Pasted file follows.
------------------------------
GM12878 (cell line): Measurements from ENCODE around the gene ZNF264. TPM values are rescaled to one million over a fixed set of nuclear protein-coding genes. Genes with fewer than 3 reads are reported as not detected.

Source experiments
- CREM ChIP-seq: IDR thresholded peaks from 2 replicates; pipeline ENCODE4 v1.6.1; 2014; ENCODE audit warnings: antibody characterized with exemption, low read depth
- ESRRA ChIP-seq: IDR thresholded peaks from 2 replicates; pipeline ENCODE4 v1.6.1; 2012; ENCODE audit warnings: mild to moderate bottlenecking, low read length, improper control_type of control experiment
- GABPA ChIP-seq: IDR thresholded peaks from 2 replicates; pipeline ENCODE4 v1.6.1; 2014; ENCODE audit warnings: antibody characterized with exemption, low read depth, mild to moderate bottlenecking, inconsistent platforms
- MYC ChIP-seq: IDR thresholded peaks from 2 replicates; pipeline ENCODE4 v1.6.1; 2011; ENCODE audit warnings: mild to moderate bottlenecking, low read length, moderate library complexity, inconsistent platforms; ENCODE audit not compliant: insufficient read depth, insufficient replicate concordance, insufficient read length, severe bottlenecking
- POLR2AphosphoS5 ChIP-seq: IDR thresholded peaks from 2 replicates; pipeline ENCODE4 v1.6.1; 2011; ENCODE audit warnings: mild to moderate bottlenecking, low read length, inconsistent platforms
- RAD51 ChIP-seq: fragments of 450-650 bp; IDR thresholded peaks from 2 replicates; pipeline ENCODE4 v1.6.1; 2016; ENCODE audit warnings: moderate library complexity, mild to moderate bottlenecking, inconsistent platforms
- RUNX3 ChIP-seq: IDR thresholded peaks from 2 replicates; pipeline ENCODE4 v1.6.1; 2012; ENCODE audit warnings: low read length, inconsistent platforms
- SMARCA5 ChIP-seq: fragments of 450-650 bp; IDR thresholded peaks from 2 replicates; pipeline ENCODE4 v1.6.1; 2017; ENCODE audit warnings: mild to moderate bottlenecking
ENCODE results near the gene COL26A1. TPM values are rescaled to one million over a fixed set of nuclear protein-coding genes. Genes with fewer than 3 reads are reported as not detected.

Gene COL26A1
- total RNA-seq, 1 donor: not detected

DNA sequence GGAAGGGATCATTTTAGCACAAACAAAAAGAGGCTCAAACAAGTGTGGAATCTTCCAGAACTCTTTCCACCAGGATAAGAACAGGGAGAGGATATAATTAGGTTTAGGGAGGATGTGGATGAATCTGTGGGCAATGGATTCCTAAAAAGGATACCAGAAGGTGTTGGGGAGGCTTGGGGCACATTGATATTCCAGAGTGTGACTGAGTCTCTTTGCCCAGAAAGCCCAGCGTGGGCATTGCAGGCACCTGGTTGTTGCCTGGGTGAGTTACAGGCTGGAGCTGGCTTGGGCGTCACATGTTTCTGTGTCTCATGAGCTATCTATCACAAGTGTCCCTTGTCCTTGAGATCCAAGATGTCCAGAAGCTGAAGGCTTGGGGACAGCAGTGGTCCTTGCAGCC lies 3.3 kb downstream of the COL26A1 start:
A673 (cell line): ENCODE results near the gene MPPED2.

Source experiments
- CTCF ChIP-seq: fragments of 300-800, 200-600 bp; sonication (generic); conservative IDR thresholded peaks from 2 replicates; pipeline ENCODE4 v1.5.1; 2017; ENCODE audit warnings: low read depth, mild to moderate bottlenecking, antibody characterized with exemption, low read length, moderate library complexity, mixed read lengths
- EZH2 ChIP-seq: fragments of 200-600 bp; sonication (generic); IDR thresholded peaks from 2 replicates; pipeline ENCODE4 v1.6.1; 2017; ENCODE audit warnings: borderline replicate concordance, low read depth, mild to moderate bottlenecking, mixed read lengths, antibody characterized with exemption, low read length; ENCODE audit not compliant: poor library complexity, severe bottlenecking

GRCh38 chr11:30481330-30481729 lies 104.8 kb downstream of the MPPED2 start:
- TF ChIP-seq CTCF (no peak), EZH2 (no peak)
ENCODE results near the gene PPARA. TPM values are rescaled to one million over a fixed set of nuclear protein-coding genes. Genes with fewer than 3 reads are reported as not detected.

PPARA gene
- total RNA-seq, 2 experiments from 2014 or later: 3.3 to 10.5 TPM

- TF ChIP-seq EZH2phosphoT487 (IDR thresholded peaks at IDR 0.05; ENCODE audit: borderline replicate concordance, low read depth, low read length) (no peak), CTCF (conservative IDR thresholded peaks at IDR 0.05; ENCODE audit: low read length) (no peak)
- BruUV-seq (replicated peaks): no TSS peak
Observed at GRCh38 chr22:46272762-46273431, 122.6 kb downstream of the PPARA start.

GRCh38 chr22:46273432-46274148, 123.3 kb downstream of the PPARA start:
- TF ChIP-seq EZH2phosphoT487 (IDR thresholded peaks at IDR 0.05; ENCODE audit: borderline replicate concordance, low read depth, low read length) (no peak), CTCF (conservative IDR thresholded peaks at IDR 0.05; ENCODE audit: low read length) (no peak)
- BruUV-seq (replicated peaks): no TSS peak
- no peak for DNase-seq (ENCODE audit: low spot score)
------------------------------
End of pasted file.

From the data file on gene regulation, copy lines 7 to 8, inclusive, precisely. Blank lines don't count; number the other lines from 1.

- POLR2AphosphoS5 ChIP-seq: IDR thresholded peaks from 2 replicates; pipeline ENCODE4 v1.6.1; 2011; ENCODE audit warnings: mild to moderate bottlenecking, low read length, inconsistent platforms
- RAD51 ChIP-seq: fragments of 450-650 bp; IDR thresholded peaks from 2 replicates; pipeline ENCODE4 v1.6.1; 2016; ENCODE audit warnings: moderate library complexity, mild to moderate bottlenecking, inconsistent platforms